Remarks at the Annual National Leadership Conference of the Vocational Industrial Clubs of America in Louisville, Kentucky

June 29, 1983

Thank you very much, Rick. And what a pleasure it is for me to be with you today in Kentucky, a place the Indians once called ``the land of tomorrow.''

Well, this State and this arena of champions is a perfect setting for the Vocational Industrial Clubs of America to hold its annual national leadership conference and United States Skill Olympics. You represent this nature's [nation's] future. You will shape, fit, mold, construct, and program a new century for America. And once you've done that, you will tune it, alter it, repair it, and nurse it along so that it keeps running smoothly. America has no higher stake than in the quality of your education, the sharpness of your skills, and your opportunity to use them both in well-paying jobs. I've come here today to reaffirm my personal commitment. I'm determined to see that you get all three.

America's trades men and women are the pistons that drive the engine of our economy. This country was built with the sweat and determination of hard-working men and women who, like many of you, love to work with their hands as well as their minds. Your forerunners were America's link between our dreams and reality. They were the people who transformed this continent into one of the wonders of the modern world. We're a nation of people who believe it's not enough to be good; you've got to be good at something. And the difference that I've seen just here today of what is going on is thrilling and exciting to me because I've told some of the young people I met out there that I remember when vocational education was limited to teaching somebody how to make a pair of bookends. And nobody even tried to see whether they had a book or not. [Laughter]

But in this country, we have no patent on greatness. There is no guarantee that ``made in America'' will always mean made the best. Now, some doomcriers are already saying that we've begun to lose our edge. I don't think that's true, but we do need to remind ourselves where greatness comes from. Each generation must feel the spur of competition, share the commitment to excellence, and receive the rewards for a job well done. Each generation must remake the pact among Americans to live up to the promise of their freedom: to be the first, to be the best, to reach higher, farther, and deeper for greatness than anyone ever dreamed possible.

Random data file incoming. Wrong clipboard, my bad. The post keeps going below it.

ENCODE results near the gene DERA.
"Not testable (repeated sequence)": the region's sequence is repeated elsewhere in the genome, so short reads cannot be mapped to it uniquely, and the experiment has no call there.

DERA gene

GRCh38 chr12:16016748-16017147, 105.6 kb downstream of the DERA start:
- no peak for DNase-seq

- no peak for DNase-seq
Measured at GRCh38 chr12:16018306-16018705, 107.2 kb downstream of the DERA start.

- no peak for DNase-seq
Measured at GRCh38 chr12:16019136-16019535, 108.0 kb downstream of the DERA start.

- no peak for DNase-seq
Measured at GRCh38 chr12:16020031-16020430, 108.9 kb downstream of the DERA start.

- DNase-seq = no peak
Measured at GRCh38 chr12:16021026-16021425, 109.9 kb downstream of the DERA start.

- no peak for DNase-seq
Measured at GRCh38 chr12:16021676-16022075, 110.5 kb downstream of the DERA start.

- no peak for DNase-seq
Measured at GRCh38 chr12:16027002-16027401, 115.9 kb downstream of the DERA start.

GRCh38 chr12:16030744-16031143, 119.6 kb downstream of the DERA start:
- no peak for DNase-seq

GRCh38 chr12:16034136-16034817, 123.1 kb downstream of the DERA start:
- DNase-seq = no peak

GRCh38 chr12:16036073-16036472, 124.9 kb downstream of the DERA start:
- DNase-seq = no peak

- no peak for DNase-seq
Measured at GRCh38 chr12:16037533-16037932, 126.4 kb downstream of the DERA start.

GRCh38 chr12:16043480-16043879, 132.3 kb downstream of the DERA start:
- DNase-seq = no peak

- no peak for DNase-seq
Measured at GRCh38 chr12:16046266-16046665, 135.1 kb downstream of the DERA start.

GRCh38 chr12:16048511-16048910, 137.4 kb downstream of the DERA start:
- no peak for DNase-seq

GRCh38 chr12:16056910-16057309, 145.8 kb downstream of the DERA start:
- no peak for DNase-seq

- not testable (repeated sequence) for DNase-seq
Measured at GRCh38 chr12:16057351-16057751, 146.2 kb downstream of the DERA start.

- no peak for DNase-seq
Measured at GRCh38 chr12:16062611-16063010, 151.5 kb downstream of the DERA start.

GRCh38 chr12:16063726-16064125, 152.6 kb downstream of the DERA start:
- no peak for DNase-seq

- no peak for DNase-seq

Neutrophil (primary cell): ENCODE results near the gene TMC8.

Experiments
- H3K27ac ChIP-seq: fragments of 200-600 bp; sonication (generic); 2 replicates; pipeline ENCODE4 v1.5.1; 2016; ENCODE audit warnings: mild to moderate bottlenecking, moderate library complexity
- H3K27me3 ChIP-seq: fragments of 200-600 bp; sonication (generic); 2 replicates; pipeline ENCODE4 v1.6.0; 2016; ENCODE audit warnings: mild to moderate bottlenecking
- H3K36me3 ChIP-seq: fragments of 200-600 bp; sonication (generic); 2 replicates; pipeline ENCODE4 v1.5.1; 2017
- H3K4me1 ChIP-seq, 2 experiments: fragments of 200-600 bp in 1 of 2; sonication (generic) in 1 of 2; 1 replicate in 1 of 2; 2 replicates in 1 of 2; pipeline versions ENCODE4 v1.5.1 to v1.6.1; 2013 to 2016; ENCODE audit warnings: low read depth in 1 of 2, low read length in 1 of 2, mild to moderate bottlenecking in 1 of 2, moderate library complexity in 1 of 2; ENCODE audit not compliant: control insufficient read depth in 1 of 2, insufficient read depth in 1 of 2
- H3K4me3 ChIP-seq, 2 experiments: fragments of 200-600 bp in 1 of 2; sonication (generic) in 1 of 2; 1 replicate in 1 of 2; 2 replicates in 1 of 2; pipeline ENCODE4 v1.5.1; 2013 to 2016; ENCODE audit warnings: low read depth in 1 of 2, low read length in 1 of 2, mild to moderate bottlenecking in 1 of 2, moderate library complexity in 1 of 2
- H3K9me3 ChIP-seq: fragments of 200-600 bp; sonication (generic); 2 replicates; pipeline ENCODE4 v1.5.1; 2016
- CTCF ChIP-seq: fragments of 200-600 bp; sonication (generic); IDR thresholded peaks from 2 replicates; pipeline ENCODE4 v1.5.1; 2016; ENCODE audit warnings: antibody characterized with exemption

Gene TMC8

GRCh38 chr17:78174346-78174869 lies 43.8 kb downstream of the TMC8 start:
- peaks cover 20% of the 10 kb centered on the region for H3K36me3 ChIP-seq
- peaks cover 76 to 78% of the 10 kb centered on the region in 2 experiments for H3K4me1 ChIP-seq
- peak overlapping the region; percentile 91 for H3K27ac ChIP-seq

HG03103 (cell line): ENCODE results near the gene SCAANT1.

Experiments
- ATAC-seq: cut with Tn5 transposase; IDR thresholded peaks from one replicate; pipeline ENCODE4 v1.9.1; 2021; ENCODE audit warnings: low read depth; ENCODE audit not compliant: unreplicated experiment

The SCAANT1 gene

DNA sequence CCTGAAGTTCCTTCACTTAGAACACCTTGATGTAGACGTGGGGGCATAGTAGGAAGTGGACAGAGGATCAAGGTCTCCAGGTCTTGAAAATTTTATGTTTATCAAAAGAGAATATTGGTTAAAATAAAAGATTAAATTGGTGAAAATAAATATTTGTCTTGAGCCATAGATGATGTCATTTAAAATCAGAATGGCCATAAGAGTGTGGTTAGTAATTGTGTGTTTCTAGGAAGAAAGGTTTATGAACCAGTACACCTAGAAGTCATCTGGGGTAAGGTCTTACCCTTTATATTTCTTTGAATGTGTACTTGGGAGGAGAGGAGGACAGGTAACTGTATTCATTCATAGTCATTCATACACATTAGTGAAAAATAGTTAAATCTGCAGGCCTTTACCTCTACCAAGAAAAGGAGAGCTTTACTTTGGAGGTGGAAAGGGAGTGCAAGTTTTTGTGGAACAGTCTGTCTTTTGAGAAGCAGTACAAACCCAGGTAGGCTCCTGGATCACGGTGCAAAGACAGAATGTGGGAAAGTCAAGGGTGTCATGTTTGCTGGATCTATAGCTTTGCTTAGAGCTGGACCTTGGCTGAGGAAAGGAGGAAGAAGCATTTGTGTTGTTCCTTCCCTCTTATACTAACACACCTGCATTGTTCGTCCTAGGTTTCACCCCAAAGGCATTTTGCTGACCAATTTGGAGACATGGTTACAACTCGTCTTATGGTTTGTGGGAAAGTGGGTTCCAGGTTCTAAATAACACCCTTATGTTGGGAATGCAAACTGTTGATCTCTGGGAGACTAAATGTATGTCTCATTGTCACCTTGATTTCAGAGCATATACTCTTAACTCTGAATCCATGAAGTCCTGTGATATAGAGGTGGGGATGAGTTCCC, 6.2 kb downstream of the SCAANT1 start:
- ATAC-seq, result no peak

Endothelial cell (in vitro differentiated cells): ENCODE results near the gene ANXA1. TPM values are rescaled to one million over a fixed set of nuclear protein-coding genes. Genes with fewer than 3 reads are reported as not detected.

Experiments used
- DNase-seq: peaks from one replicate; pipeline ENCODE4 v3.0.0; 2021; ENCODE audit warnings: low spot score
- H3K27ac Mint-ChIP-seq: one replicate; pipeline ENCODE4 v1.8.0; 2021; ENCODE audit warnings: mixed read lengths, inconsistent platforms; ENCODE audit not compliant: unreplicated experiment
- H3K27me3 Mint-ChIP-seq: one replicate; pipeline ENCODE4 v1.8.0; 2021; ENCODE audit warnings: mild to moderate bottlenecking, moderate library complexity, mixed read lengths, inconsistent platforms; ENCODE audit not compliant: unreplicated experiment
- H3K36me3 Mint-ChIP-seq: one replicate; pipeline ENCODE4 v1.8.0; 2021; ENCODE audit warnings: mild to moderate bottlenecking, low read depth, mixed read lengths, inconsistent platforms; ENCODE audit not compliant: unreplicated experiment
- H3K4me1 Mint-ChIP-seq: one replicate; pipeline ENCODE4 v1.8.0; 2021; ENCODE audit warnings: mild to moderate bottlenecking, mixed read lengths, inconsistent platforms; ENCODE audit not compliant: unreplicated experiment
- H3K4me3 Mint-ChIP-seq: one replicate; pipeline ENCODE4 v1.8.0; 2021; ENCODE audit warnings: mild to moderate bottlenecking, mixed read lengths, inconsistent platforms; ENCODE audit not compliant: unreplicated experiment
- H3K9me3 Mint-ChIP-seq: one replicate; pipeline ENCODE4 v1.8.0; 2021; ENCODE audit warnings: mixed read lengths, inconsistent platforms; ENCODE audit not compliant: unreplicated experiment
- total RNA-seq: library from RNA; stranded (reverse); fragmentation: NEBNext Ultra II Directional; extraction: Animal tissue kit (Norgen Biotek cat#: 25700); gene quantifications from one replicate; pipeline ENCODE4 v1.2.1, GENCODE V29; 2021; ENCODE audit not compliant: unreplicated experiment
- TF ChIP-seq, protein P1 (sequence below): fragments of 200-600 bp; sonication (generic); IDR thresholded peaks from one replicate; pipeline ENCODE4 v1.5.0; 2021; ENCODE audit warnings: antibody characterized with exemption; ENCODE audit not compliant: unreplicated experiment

And each generation must realize that to achieve America's potential, we need all our people with all their talents working together. And that's why our drive for excellence in education must reach every student in every school in every subject. We should see that all our young people get a good grounding in English and literature, history, math, science, and the other basics. But we must also recognize that our vocational classrooms are just as important as any other. And we should insist that the vocational courses we teach prepare this generation with the skills they need for real jobs.

Another reason why Kentucky is such a perfect place to hold this convention is the State motto: ``United We Stand, Divided We Fall.'' When our educators, businesses, and work force pull together in the true American spirit, as they are at this Olympics, the result can be nothing but success. And that's why I've been a big admirer of VICA for a long time.

When I was Governor of California, I became concerned that, as I indicated before, that our vocational education system was not training our young people for jobs that would be available when they were ready to work. As soon as I was introduced to the Vocational and Industrial Clubs of America, I became a fan. You've been in the vanguard of the effort to increase cooperation between educators and industry. And I'm proud to hold a lifetime membership in California VICA.

VICA's Skill Olympics show how industry and educators can work together to improve the opportunities and productivity of America's workers. Some 245 major corporations, trade associations, and labor unions are pooling their resources to make this competition possible; donating time, equipment, training, and funding. This year alone, industry has contributed $7 million to the Skill Olympics, and that expense is like a green light that's beckoning you into the work force. That money is not charity; it's an investment. It was spent to train workers in skills industry needs for today and tomorrow.

Other examples of private sector involvement in training workers are springing up around the country -- I've visited an Opportunities Industrialization Center sponsored by IBM in Massachusetts and one of Control Data's training institutes in Pittsburgh, to name just two. In our private sector initiatives data bank alone, we show dozens of examples of business and education partnerships, and we're working to encourage more. I am convinced that forging these kinds of partnerships today is the key to a better trained, more productive work force tomorrow.